To some Steve Jobs is a national treasure and to others he is a visionary of the first order.
These are just some of the views being expressed in Silicon Valley about the Apple co-founder following the news he is taking a medical leave of absence from the company.
"Apple has become such an important part of the tech culture and they lead in so many ways with product visions, it's unclear that without that leadership which Steve Jobs can provide if anyone else can do that," said Mike Arrington, editor of the respected TechCrunch blog.
"He has single-handedly brought the US back into the mobile ball game with the iPhone. Until then it was all about Europe and Asia. He also broke the back of the music industry with iTunes.
"Those are two big legacies to leave behind, so I really believe he is a national treasure," Mr Arrington told BBC News.
Gene Munster, a senior analyst with Piper Jaffray seems to agree and told CNBC "replacing the magic of Steve Jobs is impossible."
Twitter, the micro blogging service, has been alight with users sharing and discussing the news.
The tweets range from those of sympathy and best wishes to Mr Jobs to questions about the future of Apple.
While one user tweeted "what will happen to Apple without Steve Jobs running day to day operations?" another added "he is awesome, but he's not the entire company people...."
That is the view of Van Baker who is a principal analyst with Gartner and covers Apple for the industry.
"The hit the stock price has taken was inevitable because he is the public persona of Apple and, largely wrongly, most people think as goes Steve so goes Apple.
"In truth it's not going to have an impact on Apple in running their business. They will do just fine. Tim Cook, who is taking over, is a very capable guy. He's not the personality Steve is, but he is very competent and Apple will do just fine," stated Mr Baker.
While Mr Jobs' health has been a major topic of discussion following public appearances showing how gaunt and thin he had looked, many say they are not surprised he is taking such steps to get well.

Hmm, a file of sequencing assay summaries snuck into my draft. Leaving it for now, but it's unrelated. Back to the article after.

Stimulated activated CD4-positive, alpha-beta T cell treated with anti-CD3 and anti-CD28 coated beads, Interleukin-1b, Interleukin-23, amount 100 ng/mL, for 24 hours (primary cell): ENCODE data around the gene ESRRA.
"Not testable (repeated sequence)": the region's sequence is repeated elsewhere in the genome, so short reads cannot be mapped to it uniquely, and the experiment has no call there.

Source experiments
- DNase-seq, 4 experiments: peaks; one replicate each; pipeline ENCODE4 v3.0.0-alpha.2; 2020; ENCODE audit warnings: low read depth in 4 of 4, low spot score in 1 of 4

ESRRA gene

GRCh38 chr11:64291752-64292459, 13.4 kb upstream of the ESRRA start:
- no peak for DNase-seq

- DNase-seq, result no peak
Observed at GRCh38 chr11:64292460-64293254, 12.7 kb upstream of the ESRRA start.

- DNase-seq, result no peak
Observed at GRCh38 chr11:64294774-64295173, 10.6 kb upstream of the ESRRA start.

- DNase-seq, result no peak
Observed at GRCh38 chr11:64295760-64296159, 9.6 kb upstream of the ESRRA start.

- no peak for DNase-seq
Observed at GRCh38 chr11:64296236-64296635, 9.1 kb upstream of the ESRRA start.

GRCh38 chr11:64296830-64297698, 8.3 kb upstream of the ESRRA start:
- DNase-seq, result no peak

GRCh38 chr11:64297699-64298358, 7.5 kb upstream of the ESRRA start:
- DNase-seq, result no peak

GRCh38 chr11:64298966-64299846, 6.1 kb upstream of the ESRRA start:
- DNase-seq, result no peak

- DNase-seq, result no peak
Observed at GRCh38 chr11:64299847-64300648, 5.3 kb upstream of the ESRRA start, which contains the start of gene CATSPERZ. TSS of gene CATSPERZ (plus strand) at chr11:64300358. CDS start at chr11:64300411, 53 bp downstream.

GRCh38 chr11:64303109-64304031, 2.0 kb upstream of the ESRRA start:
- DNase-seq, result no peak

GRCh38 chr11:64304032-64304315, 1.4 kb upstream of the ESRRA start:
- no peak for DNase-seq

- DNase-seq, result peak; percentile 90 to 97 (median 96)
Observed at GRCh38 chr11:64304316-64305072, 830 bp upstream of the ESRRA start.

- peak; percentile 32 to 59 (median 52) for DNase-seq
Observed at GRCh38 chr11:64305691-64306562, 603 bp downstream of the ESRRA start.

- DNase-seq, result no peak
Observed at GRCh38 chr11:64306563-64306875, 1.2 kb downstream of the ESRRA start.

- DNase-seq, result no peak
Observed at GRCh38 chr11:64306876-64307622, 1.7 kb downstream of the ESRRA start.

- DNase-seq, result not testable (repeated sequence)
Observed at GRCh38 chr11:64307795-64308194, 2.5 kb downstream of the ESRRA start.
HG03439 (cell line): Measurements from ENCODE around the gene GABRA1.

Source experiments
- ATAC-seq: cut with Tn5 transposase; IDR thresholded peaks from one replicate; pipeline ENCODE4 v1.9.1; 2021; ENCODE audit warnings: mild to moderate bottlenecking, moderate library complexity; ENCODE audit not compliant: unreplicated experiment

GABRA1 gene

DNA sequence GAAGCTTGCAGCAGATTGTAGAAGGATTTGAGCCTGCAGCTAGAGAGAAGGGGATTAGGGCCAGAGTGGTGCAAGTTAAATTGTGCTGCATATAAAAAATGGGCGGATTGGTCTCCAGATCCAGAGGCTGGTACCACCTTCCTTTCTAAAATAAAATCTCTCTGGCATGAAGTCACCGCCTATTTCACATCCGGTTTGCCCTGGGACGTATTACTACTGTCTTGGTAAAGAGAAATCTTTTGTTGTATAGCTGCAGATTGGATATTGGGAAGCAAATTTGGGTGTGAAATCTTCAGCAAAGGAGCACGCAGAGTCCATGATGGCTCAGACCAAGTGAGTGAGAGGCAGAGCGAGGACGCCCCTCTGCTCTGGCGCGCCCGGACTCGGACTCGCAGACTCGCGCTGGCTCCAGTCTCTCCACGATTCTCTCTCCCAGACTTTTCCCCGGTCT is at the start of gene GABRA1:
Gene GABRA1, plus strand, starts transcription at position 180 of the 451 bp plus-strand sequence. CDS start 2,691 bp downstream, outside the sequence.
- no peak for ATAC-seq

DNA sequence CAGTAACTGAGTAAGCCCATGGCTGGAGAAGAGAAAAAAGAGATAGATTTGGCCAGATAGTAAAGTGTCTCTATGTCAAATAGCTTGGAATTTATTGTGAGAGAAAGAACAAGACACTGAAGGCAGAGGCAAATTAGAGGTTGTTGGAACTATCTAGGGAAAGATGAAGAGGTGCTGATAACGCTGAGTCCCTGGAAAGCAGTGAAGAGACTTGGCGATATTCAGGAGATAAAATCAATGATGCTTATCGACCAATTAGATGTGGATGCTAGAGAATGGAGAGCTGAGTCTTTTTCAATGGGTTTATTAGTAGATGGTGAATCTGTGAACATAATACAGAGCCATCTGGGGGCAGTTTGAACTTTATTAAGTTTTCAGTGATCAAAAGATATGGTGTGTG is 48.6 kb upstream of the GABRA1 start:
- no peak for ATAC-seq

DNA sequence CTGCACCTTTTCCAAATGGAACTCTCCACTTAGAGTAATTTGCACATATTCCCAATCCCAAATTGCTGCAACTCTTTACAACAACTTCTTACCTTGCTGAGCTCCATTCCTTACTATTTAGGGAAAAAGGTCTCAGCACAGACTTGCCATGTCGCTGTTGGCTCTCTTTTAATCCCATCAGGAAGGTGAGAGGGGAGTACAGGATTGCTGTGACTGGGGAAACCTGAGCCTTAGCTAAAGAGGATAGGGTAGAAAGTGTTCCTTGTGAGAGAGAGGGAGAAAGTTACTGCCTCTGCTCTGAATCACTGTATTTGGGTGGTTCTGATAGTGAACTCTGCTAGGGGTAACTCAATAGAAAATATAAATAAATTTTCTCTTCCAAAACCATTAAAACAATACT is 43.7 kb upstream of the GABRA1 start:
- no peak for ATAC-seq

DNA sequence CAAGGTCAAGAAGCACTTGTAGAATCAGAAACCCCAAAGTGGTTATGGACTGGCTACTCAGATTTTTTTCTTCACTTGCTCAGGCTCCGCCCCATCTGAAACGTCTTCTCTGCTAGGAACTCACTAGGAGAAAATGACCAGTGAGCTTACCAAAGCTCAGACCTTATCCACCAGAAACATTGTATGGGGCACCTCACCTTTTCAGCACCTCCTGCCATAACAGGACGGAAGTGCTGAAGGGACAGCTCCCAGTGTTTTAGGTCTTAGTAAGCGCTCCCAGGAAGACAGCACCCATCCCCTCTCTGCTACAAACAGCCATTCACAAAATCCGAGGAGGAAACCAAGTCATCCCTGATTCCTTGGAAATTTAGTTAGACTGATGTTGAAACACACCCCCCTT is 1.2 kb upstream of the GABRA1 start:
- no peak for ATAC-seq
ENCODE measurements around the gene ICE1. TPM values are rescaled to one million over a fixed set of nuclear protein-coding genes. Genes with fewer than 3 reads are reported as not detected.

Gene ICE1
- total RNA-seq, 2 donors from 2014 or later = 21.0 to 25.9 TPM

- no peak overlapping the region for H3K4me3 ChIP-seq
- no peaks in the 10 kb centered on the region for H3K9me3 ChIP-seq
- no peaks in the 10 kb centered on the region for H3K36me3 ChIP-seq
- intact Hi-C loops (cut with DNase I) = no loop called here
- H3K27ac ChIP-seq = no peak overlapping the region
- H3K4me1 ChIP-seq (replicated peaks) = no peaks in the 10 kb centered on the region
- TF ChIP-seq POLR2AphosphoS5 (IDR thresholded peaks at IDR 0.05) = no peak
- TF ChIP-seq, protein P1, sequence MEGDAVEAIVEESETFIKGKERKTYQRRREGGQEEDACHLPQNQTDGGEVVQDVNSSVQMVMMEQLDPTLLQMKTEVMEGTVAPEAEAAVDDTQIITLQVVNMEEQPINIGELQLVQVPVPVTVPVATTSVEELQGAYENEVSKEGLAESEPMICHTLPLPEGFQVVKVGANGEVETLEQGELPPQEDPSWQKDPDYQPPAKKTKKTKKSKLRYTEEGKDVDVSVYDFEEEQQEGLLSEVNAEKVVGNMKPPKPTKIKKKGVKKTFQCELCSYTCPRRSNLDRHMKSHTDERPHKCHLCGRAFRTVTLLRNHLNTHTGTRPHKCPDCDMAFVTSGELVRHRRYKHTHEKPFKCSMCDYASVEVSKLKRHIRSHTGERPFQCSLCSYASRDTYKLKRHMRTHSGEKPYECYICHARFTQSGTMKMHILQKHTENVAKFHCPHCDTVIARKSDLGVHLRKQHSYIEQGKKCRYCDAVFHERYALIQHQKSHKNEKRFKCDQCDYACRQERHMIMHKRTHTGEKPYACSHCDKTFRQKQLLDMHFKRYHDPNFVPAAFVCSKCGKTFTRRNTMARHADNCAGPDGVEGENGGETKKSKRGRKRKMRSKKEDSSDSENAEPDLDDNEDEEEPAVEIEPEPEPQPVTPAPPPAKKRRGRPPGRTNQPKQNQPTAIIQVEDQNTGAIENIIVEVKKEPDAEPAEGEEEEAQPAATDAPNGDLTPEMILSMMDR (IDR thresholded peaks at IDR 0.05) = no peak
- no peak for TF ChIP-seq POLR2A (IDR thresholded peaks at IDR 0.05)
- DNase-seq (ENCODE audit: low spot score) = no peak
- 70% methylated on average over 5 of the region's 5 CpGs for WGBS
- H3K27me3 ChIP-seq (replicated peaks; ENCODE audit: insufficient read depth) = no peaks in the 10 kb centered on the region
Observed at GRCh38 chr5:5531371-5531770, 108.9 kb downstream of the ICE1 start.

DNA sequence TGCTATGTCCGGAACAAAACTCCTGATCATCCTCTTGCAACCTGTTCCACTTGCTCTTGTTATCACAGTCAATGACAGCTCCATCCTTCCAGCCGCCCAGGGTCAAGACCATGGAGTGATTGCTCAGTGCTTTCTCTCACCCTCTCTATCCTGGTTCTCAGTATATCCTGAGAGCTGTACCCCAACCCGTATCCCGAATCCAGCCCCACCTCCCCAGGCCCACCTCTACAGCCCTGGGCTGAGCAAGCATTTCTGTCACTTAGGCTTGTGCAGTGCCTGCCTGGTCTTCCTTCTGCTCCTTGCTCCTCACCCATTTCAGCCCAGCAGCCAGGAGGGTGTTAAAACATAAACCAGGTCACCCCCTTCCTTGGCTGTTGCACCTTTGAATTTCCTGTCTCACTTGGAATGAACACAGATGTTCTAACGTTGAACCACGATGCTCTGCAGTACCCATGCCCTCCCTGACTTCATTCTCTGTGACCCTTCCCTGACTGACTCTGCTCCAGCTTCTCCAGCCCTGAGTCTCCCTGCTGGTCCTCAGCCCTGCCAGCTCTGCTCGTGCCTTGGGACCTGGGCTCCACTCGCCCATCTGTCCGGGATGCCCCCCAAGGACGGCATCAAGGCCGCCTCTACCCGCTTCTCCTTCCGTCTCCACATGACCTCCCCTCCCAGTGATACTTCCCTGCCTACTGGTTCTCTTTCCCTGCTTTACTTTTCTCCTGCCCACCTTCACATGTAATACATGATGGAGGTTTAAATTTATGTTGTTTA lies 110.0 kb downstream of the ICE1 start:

Steve Jobs at WWDC
A thin looking Mr Jobs at last year's WWDC reignited health concerns
Raines Cohen has been an Apple user since 1979 and helped found the Berkeley Macintosh Users Group, one of the largest of its kind in the country.
"I had been talking about organising a get well card for him so I really do wish him a rapid recovery.
"Apple has functioned without Steve in the past and I think it will do well. A few months away, I can't see it having any significant impact. Of course things can go longer."
This is not the first time Mr Jobs has stepped down as ceo of the company for health reasons. In 2004 following surgery for pancreatic cancer, he gave up the job for around six months.
Now with his second medical leave of absence , the question as to whether or not Mr Jobs will return takes on even more weight.
"That is the real question," suggested Mr Arrington.
"When a CEO steps down for health reasons, chances are they are not coming back.
"However he did come back after his bout with pancreatic cancer in 2004 so there is no reason to think he won't depending on how serous his health problems are."
Charles Wolf an analyst at Needham &Company who follows Apple said "It is reasonable to expect, given the history of Steve's illness, that the market is probably going to assume that he is not going to return to Apple."
As speculation starts to bubble about Mr Jobs' return or otherwise, the blogosphere is looking to Apple to map out its future more clearly.
The iPod is the world's most popular digital music player
At ZDNET, editor Larry Dignan said the "news is likely to start succession planning talk at Apple"
"It only seems prudent that Apple create and disclose a succession plan of some sort," he added.
Owen Thomas of the Gawker blog, said: "Apple needs to prove it can thrive without Jobs. And Jobs, for the sake of his family and friends if not Apple's investors must show he can thrive without Apple."
The Wall Street Journal noted that Mr Jobs has in the past talked publicly about the prospect of death and how it spurs him on.
In a commencement speech he gave at Stanford University in 2005, he told the crowd: "Remembering that I'll be dead soon is the most important tool I've ever encountered to help me make the big choices in life."